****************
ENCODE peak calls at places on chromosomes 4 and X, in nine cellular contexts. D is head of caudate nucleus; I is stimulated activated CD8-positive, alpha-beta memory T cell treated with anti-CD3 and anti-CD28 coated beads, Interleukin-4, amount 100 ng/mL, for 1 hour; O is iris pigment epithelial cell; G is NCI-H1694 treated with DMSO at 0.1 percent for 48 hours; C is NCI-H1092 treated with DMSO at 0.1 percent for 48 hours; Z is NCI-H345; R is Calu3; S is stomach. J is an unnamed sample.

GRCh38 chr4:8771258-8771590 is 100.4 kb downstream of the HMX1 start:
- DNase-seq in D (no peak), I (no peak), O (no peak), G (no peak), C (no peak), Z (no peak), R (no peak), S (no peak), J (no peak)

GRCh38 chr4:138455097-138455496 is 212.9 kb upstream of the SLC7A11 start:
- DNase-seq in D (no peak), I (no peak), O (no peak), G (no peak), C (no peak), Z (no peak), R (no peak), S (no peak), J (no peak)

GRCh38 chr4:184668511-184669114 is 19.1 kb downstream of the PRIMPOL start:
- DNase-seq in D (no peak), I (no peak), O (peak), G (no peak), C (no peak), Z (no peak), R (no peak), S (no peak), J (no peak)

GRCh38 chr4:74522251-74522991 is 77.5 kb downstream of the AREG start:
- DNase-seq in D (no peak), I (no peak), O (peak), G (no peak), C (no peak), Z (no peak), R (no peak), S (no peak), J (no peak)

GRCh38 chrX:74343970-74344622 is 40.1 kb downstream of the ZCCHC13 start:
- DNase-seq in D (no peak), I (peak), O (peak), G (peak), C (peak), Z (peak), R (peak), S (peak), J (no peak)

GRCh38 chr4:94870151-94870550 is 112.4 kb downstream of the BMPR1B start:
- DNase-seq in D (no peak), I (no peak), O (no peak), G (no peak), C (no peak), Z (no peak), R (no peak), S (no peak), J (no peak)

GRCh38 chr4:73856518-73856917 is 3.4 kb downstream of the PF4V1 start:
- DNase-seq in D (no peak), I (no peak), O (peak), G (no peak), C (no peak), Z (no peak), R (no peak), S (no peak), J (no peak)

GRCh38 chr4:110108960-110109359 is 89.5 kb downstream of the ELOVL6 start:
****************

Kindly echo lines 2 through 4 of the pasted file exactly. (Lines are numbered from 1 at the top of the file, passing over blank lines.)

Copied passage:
GRCh38 chr4:8771258-8771590 is 100.4 kb downstream of the HMX1 start:
- DNase-seq in D (no peak), I (no peak), O (no peak), G (no peak), C (no peak), Z (no peak), R (no peak), S (no peak), J (no peak)

GRCh38 chr4:138455097-138455496 is 212.9 kb upstream of the SLC7A11 start: